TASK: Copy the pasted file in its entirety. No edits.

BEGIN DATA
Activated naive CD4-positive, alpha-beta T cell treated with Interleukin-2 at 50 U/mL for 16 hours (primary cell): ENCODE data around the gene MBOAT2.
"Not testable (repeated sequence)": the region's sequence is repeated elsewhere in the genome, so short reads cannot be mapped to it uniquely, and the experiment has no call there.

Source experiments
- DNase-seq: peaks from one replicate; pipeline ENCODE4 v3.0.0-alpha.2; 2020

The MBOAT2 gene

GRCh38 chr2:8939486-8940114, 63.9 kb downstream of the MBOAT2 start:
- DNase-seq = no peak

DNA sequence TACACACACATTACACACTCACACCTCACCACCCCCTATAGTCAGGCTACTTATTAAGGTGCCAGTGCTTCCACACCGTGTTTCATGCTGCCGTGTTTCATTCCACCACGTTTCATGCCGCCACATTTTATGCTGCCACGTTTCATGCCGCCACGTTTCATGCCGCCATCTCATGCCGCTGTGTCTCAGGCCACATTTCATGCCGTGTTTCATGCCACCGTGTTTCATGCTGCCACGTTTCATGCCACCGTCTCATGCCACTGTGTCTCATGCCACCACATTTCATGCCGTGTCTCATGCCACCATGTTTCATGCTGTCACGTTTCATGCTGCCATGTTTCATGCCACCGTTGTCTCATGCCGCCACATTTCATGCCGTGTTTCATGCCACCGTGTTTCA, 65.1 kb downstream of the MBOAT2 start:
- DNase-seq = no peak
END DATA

Activated naive CD4-positive, alpha-beta T cell treated with Interleukin-2 at 50 U/mL for 16 hours (primary cell): ENCODE data around the gene MBOAT2.
"Not testable (repeated sequence)": the region's sequence is repeated elsewhere in the genome, so short reads cannot be mapped to it uniquely, and the experiment has no call there.

Source experiments
- DNase-seq: peaks from one replicate; pipeline ENCODE4 v3.0.0-alpha.2; 2020

The MBOAT2 gene

GRCh38 chr2:8939486-8940114, 63.9 kb downstream of the MBOAT2 start:
- DNase-seq = no peak

DNA sequence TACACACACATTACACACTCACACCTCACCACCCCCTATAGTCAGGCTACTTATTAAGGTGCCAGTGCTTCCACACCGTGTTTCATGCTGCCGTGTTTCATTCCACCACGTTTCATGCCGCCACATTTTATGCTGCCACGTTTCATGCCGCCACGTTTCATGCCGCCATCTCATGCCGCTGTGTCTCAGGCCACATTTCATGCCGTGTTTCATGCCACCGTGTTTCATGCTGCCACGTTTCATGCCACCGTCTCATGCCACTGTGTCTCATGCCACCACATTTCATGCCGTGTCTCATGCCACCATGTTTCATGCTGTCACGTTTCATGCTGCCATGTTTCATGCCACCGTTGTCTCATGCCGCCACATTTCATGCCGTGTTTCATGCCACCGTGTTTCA, 65.1 kb downstream of the MBOAT2 start:
- DNase-seq = no peak